PASSAGE OF SOUL
The passage of soul described in Upanishads is the passage through two paths viz., Devayana path (the path of liberation of soul ) and dhuma marga (southern path of return). These paths containing the realms that the soul travels on it's way are vividly described. It appears to me that these realms which the Upanishads describe are experienced by the spiritual seekers here and now in their spiritual sadhana. These musings that connect the realms of the passage of soul to our daily sadhana are more in the nature of an amateurish contemplation arising out of a curiosity to grasp the essence of Upanishads in such a way that they become meaningful for daily life.
A brief description of both the paths may be in order before explaining how the paths appear to be relevant to the spiritual practice of an aspirant.
While passing through the Devayana path or the path of liberation of the soul, the soul first enters the realm of the Deity of Fire, then successively to the realms of the Diety of Day, Deity of the six months, Deity of the year and then to the realm of sun. After the realm of sun, the realm which the Upanishads call the flash of lightening which is the dawning of knowledge of reality. After this it is said that individuality drops gradually and the soul reaches the realm of creator Himself.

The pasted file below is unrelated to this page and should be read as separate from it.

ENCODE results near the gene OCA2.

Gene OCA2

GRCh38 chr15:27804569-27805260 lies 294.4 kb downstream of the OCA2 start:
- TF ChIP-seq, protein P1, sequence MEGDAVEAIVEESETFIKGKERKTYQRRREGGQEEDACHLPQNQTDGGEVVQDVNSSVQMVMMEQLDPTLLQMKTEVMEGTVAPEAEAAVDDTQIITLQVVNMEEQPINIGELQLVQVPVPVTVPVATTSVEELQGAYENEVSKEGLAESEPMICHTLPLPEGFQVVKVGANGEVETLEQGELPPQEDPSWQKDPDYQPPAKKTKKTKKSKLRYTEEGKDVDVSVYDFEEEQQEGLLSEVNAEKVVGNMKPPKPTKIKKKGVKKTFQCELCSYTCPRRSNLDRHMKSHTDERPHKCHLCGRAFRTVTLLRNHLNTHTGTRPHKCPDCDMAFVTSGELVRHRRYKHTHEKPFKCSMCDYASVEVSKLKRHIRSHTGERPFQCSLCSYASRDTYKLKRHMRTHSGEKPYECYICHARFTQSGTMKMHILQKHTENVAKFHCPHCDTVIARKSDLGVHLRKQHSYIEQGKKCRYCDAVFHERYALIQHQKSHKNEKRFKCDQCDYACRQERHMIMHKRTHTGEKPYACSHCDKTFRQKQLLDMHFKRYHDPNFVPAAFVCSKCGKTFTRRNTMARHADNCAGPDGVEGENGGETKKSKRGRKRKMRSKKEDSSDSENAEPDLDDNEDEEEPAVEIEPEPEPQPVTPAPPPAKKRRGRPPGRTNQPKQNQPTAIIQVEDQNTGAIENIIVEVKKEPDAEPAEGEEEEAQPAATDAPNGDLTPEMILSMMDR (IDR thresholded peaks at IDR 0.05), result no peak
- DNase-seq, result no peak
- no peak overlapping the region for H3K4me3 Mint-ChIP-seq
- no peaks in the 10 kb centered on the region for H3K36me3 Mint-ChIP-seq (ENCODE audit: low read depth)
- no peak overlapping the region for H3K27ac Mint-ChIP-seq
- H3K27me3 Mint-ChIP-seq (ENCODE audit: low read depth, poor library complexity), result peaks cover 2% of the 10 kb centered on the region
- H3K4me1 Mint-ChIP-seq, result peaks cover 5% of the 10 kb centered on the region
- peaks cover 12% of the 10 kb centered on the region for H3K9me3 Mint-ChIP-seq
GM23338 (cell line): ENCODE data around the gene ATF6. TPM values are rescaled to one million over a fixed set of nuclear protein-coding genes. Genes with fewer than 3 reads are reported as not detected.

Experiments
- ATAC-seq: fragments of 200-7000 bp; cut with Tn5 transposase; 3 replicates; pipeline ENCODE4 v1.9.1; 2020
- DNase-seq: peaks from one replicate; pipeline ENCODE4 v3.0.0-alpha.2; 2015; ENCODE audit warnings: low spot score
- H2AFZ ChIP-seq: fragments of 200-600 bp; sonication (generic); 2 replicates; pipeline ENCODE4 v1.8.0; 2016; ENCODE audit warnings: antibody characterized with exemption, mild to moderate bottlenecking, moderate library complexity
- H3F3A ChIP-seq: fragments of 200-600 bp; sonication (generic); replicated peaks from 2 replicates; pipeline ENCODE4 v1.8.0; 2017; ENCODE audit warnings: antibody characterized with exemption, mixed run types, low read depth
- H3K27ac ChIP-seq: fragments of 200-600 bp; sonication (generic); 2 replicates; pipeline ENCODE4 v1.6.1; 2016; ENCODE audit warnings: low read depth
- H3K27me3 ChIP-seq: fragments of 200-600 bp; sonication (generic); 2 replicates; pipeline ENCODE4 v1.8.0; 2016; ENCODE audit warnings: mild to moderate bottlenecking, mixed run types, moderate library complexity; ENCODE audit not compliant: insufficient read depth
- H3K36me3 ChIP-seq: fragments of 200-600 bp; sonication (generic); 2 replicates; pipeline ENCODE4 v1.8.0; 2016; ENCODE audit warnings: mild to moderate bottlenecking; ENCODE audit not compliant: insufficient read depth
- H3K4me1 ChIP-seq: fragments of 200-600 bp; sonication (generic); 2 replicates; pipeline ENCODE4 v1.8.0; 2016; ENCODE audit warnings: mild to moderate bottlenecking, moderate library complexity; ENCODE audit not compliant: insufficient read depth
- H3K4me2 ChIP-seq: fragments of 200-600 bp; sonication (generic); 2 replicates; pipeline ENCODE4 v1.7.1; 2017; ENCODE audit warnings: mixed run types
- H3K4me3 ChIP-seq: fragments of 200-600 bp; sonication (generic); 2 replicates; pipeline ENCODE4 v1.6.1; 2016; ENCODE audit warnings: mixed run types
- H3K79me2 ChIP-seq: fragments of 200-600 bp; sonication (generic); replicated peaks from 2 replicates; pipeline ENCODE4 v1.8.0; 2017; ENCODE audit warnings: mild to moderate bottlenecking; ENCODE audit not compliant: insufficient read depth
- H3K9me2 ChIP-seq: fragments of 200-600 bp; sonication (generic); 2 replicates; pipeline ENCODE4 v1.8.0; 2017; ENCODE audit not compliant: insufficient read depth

The path of liberation is tread only by those who are endowed by great faith and through sincere spiritual practice. Those people who are unable to do the sadhana (spiritual practice) to such an extent but basically try to be good and do good will go along with southern path of return. They travel along the same path with those going to the realm of no return until some distance i.e. they also travel through the realms of deities of fire, of day, of six months and of year. However, without proceeding to the realm of sun they deviate and go to the realm of ancestors. From there the soul travels to the realm of space and then to that of moon. There he enjoys the fruits of his good deeds and then returns to the world of bondage.